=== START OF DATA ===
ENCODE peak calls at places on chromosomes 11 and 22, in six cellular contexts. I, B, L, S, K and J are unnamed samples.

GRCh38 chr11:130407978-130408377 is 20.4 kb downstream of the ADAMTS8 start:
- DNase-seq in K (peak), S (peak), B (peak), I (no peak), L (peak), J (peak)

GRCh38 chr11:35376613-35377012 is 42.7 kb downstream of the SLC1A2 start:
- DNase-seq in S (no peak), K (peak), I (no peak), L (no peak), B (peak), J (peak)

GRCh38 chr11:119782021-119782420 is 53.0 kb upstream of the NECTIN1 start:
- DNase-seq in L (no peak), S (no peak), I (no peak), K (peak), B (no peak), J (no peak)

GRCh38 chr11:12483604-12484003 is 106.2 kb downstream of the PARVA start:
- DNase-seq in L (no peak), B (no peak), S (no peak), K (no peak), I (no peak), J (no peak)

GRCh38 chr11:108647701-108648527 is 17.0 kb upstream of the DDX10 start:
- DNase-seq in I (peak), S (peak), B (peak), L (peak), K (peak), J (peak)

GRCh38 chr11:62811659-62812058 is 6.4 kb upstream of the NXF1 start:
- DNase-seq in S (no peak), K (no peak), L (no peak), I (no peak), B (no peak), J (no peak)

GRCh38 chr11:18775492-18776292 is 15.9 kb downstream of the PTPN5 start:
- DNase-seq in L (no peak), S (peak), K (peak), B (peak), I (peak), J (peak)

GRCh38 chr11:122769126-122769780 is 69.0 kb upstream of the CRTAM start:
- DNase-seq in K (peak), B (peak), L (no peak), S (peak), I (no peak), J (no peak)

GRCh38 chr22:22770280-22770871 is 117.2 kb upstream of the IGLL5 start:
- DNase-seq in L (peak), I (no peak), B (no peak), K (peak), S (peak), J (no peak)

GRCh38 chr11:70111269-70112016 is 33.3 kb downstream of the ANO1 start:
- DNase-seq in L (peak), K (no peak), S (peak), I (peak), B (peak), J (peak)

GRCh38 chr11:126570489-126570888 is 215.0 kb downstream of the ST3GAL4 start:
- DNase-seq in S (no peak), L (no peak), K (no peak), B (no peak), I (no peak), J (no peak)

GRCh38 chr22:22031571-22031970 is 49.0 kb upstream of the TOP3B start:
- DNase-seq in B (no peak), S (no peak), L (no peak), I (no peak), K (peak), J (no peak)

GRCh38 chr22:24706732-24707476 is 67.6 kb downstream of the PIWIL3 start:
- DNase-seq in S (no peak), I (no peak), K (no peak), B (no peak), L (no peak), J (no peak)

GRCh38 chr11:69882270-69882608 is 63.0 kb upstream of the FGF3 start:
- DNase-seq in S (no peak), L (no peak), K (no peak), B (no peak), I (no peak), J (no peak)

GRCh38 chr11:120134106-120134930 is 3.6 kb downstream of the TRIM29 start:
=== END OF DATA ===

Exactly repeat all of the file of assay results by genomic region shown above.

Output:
ENCODE peak calls at places on chromosomes 11 and 22, in six cellular contexts. I, B, L, S, K and J are unnamed samples.

GRCh38 chr11:130407978-130408377 is 20.4 kb downstream of the ADAMTS8 start:
- DNase-seq in K (peak), S (peak), B (peak), I (no peak), L (peak), J (peak)

GRCh38 chr11:35376613-35377012 is 42.7 kb downstream of the SLC1A2 start:
- DNase-seq in S (no peak), K (peak), I (no peak), L (no peak), B (peak), J (peak)

GRCh38 chr11:119782021-119782420 is 53.0 kb upstream of the NECTIN1 start:
- DNase-seq in L (no peak), S (no peak), I (no peak), K (peak), B (no peak), J (no peak)

GRCh38 chr11:12483604-12484003 is 106.2 kb downstream of the PARVA start:
- DNase-seq in L (no peak), B (no peak), S (no peak), K (no peak), I (no peak), J (no peak)

GRCh38 chr11:108647701-108648527 is 17.0 kb upstream of the DDX10 start:
- DNase-seq in I (peak), S (peak), B (peak), L (peak), K (peak), J (peak)

GRCh38 chr11:62811659-62812058 is 6.4 kb upstream of the NXF1 start:
- DNase-seq in S (no peak), K (no peak), L (no peak), I (no peak), B (no peak), J (no peak)

GRCh38 chr11:18775492-18776292 is 15.9 kb downstream of the PTPN5 start:
- DNase-seq in L (no peak), S (peak), K (peak), B (peak), I (peak), J (peak)

GRCh38 chr11:122769126-122769780 is 69.0 kb upstream of the CRTAM start:
- DNase-seq in K (peak), B (peak), L (no peak), S (peak), I (no peak), J (no peak)

GRCh38 chr22:22770280-22770871 is 117.2 kb upstream of the IGLL5 start:
- DNase-seq in L (peak), I (no peak), B (no peak), K (peak), S (peak), J (no peak)

GRCh38 chr11:70111269-70112016 is 33.3 kb downstream of the ANO1 start:
- DNase-seq in L (peak), K (no peak), S (peak), I (peak), B (peak), J (peak)

GRCh38 chr11:126570489-126570888 is 215.0 kb downstream of the ST3GAL4 start:
- DNase-seq in S (no peak), L (no peak), K (no peak), B (no peak), I (no peak), J (no peak)

GRCh38 chr22:22031571-22031970 is 49.0 kb upstream of the TOP3B start:
- DNase-seq in B (no peak), S (no peak), L (no peak), I (no peak), K (peak), J (no peak)

GRCh38 chr22:24706732-24707476 is 67.6 kb downstream of the PIWIL3 start:
- DNase-seq in S (no peak), I (no peak), K (no peak), B (no peak), L (no peak), J (no peak)

GRCh38 chr11:69882270-69882608 is 63.0 kb upstream of the FGF3 start:
- DNase-seq in S (no peak), L (no peak), K (no peak), B (no peak), I (no peak), J (no peak)

GRCh38 chr11:120134106-120134930 is 3.6 kb downstream of the TRIM29 start: